19 years prison sentence for illegal arms trafficking and complicity in war crimes in Liberia and Guinea

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's-Hertogenbosch, 21 april 2017

The Court of Appeal in ’s-Hertogenbosch sentences 74-year old Guus K. to a prison term of 19 years. According to the Court it has been proven that he is an accessory to war crimes, committed by the armed forces of Charles Taylor in Liberia and the Republic of Guinea between 2000 and 2003. K. also provided weapons to this regime. By doing so, he violated the arms embargo imposed by the United Nations.

Business interests

From 1999 until 2003, Guus K. was an international businessman with major interests in logging companies in Liberia. His business interests were entangled with the political, financial and private interests of (the regime of) Charles Taylor, then President of Liberia. K. used the logging companies to import, store and distribute shipments of weapons in Liberia. These weapons were used by Taylor in an armed conflict with rebels, in which during several years defenceless civilians became victims.
Until today, K. has always denied the facts and has not provided any clarity about his motives. He does not seem to have acted for political or ideological reasons, but for profit. He did not want to lose his income from the logging companies and his investments in Liberia.

Serious war crimes

The Court believes it is very important to explain to the victims and survivors, as well as to the international legal community, how serious K.’s actions are considered to be. Businessmen like K., who enter into commercial activities with regimes like the one of Charles Taylor must be made aware that by doing so they can get involved in serious war crimes.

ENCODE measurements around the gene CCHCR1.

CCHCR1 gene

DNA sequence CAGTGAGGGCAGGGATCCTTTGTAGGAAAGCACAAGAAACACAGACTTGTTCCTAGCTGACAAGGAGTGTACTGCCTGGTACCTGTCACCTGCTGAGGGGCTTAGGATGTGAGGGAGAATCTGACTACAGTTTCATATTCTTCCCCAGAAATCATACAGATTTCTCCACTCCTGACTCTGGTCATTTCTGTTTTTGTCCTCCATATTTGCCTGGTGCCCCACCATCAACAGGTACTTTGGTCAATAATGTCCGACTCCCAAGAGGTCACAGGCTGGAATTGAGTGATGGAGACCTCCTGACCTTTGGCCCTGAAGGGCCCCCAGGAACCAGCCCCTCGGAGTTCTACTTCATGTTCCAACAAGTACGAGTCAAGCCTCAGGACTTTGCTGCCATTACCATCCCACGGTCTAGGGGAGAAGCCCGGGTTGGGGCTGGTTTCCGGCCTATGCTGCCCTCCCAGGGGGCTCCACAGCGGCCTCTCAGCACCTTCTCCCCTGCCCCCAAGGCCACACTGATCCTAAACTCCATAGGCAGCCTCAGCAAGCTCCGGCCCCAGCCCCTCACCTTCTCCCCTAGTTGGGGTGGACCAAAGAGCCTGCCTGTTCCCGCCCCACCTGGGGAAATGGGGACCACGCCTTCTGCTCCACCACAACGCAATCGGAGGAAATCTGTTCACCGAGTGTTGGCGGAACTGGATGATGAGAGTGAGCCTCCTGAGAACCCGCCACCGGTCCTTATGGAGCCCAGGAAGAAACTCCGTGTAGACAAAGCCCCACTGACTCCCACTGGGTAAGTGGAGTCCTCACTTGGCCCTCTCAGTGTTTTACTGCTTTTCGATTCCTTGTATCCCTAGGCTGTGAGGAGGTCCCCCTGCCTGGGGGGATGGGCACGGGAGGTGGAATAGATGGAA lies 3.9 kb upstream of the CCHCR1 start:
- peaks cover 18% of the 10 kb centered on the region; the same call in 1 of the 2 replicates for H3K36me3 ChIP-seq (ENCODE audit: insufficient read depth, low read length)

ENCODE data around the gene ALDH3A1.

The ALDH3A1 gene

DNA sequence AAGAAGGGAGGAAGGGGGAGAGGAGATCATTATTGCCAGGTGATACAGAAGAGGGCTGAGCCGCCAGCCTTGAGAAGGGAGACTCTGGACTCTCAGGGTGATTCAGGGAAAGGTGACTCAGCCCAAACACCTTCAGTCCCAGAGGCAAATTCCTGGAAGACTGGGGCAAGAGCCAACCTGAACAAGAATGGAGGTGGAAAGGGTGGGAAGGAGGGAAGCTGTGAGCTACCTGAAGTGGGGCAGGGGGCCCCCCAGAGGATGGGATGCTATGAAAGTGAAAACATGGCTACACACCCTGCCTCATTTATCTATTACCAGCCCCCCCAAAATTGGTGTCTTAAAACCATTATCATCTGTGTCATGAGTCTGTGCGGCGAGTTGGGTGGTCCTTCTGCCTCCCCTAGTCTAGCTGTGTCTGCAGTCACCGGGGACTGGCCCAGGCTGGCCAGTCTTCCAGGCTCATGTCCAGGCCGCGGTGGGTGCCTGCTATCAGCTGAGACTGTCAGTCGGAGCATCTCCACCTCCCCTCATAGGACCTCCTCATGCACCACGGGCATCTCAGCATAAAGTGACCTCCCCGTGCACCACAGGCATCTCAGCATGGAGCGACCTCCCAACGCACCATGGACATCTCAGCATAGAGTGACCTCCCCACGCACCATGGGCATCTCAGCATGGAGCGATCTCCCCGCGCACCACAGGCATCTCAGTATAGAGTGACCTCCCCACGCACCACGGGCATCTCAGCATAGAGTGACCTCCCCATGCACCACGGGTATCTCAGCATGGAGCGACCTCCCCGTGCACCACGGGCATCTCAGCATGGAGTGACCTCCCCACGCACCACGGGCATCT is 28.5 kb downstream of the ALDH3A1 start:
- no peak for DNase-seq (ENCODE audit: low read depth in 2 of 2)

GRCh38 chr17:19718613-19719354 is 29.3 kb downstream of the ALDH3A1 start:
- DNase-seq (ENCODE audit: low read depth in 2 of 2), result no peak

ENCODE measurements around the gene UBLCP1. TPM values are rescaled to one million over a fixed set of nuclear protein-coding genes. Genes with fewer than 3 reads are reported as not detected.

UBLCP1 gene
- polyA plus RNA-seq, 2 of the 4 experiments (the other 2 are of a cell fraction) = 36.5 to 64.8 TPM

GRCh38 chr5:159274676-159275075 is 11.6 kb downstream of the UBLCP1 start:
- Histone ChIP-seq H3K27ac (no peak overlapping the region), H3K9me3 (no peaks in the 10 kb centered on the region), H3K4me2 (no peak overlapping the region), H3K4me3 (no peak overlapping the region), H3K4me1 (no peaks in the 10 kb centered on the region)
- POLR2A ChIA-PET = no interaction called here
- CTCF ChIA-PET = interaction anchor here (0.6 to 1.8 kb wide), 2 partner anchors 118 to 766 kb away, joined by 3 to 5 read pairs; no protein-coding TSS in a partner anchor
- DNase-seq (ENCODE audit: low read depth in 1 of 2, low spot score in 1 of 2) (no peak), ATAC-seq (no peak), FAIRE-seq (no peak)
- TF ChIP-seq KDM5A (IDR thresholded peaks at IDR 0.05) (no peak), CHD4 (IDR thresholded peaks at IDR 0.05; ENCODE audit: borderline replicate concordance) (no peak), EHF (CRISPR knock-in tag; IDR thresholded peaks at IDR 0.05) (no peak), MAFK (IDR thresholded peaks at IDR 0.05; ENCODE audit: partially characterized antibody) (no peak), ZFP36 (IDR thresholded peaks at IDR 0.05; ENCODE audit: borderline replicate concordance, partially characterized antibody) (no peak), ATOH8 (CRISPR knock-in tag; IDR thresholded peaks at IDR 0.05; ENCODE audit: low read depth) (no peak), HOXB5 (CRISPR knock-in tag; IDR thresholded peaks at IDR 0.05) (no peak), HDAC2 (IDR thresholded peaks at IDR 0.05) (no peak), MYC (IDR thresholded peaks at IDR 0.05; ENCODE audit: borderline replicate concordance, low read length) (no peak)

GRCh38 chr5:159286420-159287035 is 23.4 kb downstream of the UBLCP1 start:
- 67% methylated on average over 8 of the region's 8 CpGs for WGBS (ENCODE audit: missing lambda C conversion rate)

Different judgment

The Court of Appeal in ’s-Hertogenbosch has come to a different judgment than the District Court (2006) and the Court of Appeal (2008) in The Hague. The Court of Appeal in The Hague acquitted K. due to a lack of reliable investigation and evidence. However, since the Supreme Court (2010) referred the case to this Court, many new investigation activities have been carried out. Dozens of witnesses were heard, both in the Netherlands and in foreign countries (including Liberia, the United States and Hong Kong). In addition, inspections were conducted in Liberia and anonymous witnesses were heard by a justice and examining magistrate. Contrary to the evidence produced before the Court of Appeal in the Hague at the time, all this results in a consistent and reliable picture, based on which the Court of Appeal in ‘s-Hertogenbosch considers the facts proven.


K. is now a man of advanced age, whose health is fragile. Nevertheless, on the basis of a doctor’s opinion, the Court believes he is able to undergo detention. These are serious war crimes which have strongly shocked legal order. Therefore - in accordance with the demand of the Prosecution - the Court orders the imprisonment of K.